“Tic-Tac-Toe”-Themed MRI Technology Easy Win for Neurological Disease Researchers
University of Pittsburgh Bioengineer Tamer Ibrahim secures nearly $5M in NIH funding for his RF coil system capable of high-resolution brain imaging
PITTSBURGH (April 12, 2018) … The University of Pittsburgh houses a whole-body 7 Tesla magnetic resonance imager (7T MRI), one of the strongest human MRI devices in the world and a powerful imaging tool that allows researchers to gain a far better understanding of brain structure and function. Tamer Ibrahim, associate professor of bioengineering in Pitt’s Swanson School of Engineering, runs the Radiofrequency (RF) Research Facility and conducts experimental and human studies with this device - one of only five dozen 7T MRI machines in the world.
Over the past two years, in collaboration with Pitt’s Departments of Psychiatry and Epidemiology, Ibrahim’s lab has received close to $5 million from multiple NIH grants that total more than $18 million and extend through 2022. These awards fund the development and use of innovative 7T human imaging technologies.
Ibrahim and his team of bioengineering graduate students constructed and optimized the “Tic-Tac-Toe” RF coil system for 7T human MRI devices. This system is a collection of transmit antennas and receive antennas that are tightly arranged to fit the human head. It was designed through many hours of computer simulations using full wave electromagnetic software developed in his lab.
Though advancements have been made, several major obstacles still face neuro 7T imaging such as considerable scanning and preparation time for every subject; significant RF excitation intensity losses; potential RF heating; and concerns regarding the unclear RF safety assurance between different subjects.
“The Tic-Tac-Toe RF coil system is a novel design that addresses many of the technical difficulties associated with ultrahigh field human MRI,” said Ibrahim. “Our system provides highly consistent and homogenous excitation across different patients, which in turn provides improved images.”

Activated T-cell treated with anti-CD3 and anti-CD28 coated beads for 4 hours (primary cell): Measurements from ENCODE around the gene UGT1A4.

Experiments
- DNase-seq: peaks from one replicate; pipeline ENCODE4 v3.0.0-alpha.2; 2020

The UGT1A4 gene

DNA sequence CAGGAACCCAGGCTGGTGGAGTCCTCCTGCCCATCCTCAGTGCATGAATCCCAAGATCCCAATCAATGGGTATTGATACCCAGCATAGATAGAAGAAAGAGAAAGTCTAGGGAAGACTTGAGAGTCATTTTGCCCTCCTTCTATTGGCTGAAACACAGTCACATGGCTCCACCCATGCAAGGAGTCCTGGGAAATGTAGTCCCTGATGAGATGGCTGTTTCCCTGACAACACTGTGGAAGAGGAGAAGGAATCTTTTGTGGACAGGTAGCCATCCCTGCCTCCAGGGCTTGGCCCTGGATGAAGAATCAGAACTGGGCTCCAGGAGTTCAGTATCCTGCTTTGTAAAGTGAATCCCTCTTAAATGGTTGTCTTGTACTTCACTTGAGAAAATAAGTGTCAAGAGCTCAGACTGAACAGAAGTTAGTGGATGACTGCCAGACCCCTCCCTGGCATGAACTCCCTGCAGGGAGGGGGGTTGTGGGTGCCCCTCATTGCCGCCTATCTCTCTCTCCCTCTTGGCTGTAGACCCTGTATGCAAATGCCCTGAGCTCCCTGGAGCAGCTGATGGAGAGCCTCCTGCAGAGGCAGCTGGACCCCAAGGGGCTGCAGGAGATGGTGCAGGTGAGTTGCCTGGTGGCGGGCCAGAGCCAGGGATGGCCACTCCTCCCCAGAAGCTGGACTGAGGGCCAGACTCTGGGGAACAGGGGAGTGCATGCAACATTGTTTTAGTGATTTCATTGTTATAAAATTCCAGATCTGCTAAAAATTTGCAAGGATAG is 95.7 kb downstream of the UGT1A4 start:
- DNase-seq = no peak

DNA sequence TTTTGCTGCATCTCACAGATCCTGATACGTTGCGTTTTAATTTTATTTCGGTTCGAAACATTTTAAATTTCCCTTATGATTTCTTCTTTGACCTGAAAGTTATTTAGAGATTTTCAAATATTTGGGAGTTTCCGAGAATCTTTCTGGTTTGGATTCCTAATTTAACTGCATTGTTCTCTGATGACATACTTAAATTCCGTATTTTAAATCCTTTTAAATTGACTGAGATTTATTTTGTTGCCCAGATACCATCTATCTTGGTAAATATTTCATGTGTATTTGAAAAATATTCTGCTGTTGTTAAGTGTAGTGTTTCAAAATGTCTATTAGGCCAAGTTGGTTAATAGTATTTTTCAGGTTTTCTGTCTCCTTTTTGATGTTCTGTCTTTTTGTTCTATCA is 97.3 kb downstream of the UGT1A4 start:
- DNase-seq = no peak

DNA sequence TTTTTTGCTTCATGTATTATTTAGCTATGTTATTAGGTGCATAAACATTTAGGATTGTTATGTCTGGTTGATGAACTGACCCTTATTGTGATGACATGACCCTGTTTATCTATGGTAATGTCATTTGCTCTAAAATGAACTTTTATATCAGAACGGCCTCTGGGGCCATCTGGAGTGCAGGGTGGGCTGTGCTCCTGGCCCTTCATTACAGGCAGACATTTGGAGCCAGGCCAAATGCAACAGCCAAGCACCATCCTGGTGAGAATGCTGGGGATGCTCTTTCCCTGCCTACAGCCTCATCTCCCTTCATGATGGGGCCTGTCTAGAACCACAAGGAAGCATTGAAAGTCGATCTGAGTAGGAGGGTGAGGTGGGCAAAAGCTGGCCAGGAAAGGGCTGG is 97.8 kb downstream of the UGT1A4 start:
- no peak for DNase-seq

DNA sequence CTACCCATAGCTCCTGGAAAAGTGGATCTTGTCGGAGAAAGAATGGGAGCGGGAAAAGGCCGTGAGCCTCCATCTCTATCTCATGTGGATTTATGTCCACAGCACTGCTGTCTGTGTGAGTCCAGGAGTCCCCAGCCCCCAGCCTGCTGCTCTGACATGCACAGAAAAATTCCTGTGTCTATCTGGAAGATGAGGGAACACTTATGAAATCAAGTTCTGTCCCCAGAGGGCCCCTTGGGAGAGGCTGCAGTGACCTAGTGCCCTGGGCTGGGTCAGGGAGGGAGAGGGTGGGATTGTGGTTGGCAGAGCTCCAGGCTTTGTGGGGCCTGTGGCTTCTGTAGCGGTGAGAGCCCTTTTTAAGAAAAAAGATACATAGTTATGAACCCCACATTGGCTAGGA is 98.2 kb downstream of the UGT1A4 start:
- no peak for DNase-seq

In collaboration with Howard Aizenstein (MPI), Charles F. Reynolds III and Ellen G. Detlefsen Endowed Chair of Geriatric Psychiatry at Pitt, Ibrahim recently became PI/PD on an NIH R01 grant where he will use the technology developed in his lab to investigate small vessel disease in older adults with depression. This disease affects a large amount of the American population, but research has been hindered in part due to the inadequacies of traditional imaging.
In this $3.1 million project, Ibrahim uses the “Tic-Tac-Toe” RF coil system and develops a new 7T RF coil system to better understand the neurological issues, treatment, and management of depression.
“White matter hyperintensities (WMH) in the brain are a hallmark symptom of small vessel disease, which has been associated with depression in older adults,” explained Ibrahim. “Traditional MR imaging does not provide enough detail; thus, researchers cannot determine the specific mechanisms that contribute to depression. Ultrahigh field MR imaging allows for greater specificity of the WMH lesions and other components of small vessel disease, which will give us a better understanding of depression as a whole.”
In addition to their work with depression, Ibrahim’s developed technology has contributed to research in a variety of other neurological diseases such as Alzheimer’s disease, schizophrenia, sickle cell disease, and major depressive disorder.
Ibrahim’s lab is composed entirely of graduate and undergraduate students who aim to develop highly technical RF devices, which they typically get to implement into clinical studies. “We have applied our work to several patient and disease studies at Pitt,” said Ibrahim. “Our lab’s research is unique because its roots are in engineering and physics, but it has now matured to extensive patient-level studies.”
“It has been interesting to see our work go from engineering and physics concepts to real-world applications,” Ibrahim continued. “This is a great example of how engineering innovation done in the Swanson School of Engineering translates into medicine.”
Contact: Leah Russell